An illicit cryptocurrency miner in Russia has been accused of causing significant harm to a local power grid and pilfering approximately $225,000 worth of electricity, according to allegations made by a power provider.
According to the Russian legal publication Pravo, this miner purportedly siphoned electricity from the grid in Yuzhno-Sakhalinsk, situated in the Sakhalin Oblast within the Russian Far East.
The power provider, Sakhalinenergo, stated that its employees uncovered an illicitly connected transformer substation within the premises of a construction firm. This miner’s activities led to substantial damage to the provider’s infrastructure, as reported by the media outlet.
The energy provider revealed that the miner hooked up an undisclosed quantity of cryptocurrency mining equipment straight to the power grid. This equipment was stored within two container units.
The miner is accused of unlawfully linking a transformer substation, with a power of 1250 kVA, to Sakhalinenergo’s networks.
According to the company, the cumulative capacity of this equipment approximated “around 4 million kW/h.”
It’s alleged that the miner sidestepped the metering mechanisms and failed to report their mining activities.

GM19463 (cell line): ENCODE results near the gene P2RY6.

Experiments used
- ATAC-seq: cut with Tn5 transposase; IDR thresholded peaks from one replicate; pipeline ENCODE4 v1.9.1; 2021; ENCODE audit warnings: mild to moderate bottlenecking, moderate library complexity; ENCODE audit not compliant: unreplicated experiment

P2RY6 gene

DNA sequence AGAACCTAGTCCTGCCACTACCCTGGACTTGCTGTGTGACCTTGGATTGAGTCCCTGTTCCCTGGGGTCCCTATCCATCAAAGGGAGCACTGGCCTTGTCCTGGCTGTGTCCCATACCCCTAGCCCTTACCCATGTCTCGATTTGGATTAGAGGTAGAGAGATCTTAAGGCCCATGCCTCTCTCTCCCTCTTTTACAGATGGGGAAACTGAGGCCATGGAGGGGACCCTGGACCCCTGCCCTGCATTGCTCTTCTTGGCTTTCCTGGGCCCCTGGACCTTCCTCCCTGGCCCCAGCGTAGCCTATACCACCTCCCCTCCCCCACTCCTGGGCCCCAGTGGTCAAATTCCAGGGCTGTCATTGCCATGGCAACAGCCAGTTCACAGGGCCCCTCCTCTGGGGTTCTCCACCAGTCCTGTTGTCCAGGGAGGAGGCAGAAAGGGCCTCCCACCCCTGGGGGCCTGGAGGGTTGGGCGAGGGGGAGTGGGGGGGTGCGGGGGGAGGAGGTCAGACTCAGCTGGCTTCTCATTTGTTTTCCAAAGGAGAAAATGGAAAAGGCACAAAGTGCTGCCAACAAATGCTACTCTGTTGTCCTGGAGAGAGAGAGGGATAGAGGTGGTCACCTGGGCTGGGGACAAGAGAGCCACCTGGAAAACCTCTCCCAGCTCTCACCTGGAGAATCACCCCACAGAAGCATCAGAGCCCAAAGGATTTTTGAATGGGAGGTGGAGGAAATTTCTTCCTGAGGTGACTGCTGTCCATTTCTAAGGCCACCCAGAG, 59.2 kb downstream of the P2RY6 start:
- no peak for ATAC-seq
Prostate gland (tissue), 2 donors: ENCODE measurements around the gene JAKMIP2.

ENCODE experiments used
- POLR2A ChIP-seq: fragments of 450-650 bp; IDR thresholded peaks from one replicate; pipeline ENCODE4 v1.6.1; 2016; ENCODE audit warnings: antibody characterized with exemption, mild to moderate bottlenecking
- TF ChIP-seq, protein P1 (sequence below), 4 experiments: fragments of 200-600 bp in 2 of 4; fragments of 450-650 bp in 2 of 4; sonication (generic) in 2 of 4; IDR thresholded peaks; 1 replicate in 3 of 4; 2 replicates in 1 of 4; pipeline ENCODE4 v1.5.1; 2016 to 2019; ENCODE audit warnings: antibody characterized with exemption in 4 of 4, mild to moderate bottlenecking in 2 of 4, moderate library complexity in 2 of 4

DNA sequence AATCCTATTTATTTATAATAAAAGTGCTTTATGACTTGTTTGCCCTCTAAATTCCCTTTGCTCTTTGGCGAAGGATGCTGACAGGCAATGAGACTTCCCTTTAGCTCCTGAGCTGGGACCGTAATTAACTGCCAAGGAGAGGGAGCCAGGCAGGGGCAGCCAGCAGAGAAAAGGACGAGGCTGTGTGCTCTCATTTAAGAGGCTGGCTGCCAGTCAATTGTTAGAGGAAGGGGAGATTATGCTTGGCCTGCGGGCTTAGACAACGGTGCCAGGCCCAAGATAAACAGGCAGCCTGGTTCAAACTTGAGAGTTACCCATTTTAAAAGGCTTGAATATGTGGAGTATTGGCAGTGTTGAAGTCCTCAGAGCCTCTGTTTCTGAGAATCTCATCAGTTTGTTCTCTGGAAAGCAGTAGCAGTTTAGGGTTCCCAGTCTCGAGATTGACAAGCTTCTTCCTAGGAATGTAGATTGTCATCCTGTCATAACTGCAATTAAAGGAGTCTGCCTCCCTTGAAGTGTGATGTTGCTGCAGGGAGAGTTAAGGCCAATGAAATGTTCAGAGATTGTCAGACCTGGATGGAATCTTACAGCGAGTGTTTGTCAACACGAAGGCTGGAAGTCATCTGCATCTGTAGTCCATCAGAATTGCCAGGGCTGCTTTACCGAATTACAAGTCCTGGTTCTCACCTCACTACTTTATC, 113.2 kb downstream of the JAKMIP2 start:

The miner seems to have successfully mined cryptocurrencies on the site without detection for an extended duration.
According to the power provider, the mining operation ran “from December 2021 to May 2022.”
Authorities have initiated a criminal investigation against the individual in question.
The individual was indicted for “inflicting property damage on an especially vast scale.”
Property belonging to the accused miner has been confiscated.
Russian Energy Firms Fighting Back Against Illegal Crypto Miners?
The incidence of illicit mining is escalating in Russia. However, it seems energy providers are becoming increasingly vigilant, spotting individuals attempting to evade meter readings and illicitly siphon electricity from community grids.
In the cryptocurrency mining hub of Irkutsk, RBC disclosed the previous month that energy corporations had pinpointed 430 instances of presumed electricity theft attributable to unauthorized crypto miners.
These companies estimate that miners pilfered electricity valued at around $3.3 million.
Highlighting the extent of this clandestine activity, the media source mentioned:
“Undocumented crypto farms were unearthed in various places within the region, including private residences, garages, balconies, apartment building basements, and astonishingly, even in the attic of a mental health facility.”
Meanwhile, in the Russian Republic of Dagestan, RBC stated in August that unauthorized miners allegedly pilfered electricity valued at “234,000” during “the first half of 2023.”
Comparable episodes have emerged elsewhere. Ukraine faced a similar situation late the previous year, and an incident was documented in China in 2021.
Earlier in the year, local analysts asserted that Russia was on the trajectory to becoming a prominent “crypto mining hotspot.”